Apr 16, 2019 10:04 AM EDT
Since 1956, when it was first founded as an academic discipline, artificial intelligence has been popularized as a machine that is capable of learning and problem-solving. Common modern uses include understanding human speech, playing games, operating cars, navigation, and military simulation.
Just recently, creative sectors started experimenting with artificial intelligence on different uses from fashion design to art installations.
Philippe Starck, known for his masterful designs in furniture, interiors, products, industrial, and architectural, came about using artificial intelligence to solve a design manufacturing challenge. To guarantee an even more precise artwork with outstanding quality, Stark has teamed up with Kartell, a company specializing in quality plastic furniture design and manufacture, and Autodesk, one of the world's most prominent 3D software and engineering companies, to solve the puzzling furniture design challenge.
Together, the team was tasked to design a chair that would comfortably sit a person while demanding the least possible amount of materials in production. Keeping the standards of both Starck and Kartell, not only should the chair be aesthetically pleasing with a minimal sleek profile, but it should also satisfy all structural requirements that will pass any certification needed, which prompted the use of Autodesk's prototype software.
Since artificial intelligence was involved in creating the designer chair, the trio would have to get the algorithm to process their instructions and concepts. The team accomplished this by using a conversation type of input.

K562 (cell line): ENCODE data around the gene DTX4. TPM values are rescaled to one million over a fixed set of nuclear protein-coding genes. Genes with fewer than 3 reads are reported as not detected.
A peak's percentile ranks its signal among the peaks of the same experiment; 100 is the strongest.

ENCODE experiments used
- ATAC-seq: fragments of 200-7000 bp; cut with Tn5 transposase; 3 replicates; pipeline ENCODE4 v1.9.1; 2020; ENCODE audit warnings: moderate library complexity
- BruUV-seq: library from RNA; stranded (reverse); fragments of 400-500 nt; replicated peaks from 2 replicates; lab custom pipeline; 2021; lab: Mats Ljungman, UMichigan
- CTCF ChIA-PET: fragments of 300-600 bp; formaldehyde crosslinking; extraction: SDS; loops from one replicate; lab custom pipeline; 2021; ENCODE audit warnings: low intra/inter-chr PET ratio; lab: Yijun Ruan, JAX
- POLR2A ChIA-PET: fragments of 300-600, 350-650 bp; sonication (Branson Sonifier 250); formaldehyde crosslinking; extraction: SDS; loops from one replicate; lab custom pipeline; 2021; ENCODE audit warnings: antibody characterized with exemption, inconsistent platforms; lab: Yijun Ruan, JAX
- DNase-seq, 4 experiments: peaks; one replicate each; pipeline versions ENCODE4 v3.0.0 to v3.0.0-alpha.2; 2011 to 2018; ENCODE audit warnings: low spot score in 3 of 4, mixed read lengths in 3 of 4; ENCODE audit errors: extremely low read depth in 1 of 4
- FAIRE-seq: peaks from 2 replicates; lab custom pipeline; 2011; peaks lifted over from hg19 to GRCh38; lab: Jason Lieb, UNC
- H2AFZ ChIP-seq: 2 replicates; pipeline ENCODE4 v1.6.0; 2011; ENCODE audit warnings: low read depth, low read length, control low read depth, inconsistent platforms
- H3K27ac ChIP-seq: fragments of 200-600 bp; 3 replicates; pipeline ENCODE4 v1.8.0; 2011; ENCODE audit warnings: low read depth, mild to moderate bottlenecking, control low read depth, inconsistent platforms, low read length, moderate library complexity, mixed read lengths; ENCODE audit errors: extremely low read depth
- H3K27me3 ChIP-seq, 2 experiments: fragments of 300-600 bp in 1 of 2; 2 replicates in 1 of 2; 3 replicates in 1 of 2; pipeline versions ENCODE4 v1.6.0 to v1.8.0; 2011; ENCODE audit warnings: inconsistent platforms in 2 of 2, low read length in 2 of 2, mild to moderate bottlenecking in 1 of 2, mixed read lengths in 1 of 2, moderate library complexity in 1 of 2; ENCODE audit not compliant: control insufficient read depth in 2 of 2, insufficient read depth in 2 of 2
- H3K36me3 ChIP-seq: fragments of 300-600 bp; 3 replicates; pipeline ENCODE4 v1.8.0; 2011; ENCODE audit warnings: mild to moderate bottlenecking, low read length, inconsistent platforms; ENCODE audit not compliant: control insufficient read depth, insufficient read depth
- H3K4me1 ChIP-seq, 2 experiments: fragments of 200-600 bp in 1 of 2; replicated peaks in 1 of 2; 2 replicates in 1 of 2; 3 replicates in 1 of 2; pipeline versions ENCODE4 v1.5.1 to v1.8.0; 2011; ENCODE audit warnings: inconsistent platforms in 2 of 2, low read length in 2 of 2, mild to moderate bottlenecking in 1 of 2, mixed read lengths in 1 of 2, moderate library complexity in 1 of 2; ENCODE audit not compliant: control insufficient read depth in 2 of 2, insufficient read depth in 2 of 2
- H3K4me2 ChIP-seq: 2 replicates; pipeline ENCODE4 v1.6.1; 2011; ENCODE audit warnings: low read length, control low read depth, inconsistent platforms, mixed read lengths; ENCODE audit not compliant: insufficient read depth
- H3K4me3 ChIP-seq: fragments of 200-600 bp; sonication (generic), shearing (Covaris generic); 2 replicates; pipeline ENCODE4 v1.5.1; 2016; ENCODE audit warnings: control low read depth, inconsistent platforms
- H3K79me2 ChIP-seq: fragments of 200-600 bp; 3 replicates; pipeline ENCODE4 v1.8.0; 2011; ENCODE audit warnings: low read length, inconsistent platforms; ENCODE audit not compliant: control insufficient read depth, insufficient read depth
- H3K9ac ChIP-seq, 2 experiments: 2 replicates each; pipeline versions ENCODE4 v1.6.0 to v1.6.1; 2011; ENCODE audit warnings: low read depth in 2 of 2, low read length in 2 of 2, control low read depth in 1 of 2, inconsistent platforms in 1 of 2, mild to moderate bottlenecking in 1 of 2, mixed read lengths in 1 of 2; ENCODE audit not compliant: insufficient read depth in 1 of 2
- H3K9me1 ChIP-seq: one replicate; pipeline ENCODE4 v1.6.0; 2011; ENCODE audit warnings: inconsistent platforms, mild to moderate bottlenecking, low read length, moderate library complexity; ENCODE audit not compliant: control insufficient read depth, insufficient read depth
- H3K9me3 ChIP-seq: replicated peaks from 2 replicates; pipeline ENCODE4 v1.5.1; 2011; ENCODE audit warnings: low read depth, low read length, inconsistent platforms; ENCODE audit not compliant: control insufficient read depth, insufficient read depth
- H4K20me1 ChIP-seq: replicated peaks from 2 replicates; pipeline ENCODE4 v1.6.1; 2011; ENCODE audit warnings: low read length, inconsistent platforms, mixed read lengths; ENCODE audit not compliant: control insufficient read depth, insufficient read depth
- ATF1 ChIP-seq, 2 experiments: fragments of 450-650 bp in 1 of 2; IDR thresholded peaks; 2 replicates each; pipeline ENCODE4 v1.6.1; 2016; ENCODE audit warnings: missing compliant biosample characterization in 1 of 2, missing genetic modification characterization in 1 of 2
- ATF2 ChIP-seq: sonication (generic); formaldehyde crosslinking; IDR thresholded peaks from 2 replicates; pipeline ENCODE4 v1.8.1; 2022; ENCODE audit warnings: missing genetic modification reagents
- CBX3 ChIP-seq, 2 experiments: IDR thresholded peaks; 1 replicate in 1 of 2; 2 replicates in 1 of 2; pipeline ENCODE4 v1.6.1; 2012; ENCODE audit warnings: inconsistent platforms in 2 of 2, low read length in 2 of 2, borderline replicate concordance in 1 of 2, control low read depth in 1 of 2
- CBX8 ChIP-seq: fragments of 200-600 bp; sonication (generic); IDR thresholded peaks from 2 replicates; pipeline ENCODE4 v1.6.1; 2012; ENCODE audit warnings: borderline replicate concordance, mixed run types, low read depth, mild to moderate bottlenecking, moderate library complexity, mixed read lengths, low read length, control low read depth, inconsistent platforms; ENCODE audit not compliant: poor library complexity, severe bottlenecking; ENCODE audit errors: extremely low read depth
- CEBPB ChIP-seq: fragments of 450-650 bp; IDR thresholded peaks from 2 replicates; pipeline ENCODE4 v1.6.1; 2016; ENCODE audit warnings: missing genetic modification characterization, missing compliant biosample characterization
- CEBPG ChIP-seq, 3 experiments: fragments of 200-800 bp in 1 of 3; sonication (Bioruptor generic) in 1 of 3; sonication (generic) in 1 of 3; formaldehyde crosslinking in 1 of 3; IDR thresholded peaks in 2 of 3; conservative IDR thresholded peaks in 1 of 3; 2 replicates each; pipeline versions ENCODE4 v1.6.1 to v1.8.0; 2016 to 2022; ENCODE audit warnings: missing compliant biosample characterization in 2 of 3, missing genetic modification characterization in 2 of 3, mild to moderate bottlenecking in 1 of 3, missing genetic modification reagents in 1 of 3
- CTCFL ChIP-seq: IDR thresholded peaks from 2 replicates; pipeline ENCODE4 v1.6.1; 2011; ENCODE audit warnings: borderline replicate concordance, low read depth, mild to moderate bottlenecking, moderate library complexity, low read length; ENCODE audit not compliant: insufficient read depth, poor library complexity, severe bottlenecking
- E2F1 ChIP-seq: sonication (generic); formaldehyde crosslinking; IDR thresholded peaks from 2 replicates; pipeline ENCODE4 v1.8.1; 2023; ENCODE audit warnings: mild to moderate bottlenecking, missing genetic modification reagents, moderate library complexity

The designers raised questions such as, "Artificial Intelligence, do you know how we can rest our bodies using the least (amount of) material?"
Mark Davis, senior director of Design Futures at Autodesk, stated that the project can be treated as a research collaboration at the height of industrial design. He added that the research has resulted in the most creative outcome achieved through generative design.
The team dubbed the chair as "A. I." and made its debut in the International Furniture and Design Week in Milan's Salone del Mobile Exhibit. The chair is built as the first production chair in the world created through the use of artificial intelligence.
In contrast, Starck describes the chair as created by artificial intelligence and that human participation was only to assist the A. I. in the production process in a statement he made over at a social media platform. Autodesk is enthusiastic about the possibilities that the new technology has created, explaining that will definitely increase a designer's capacity in terms of productivity and innovation.
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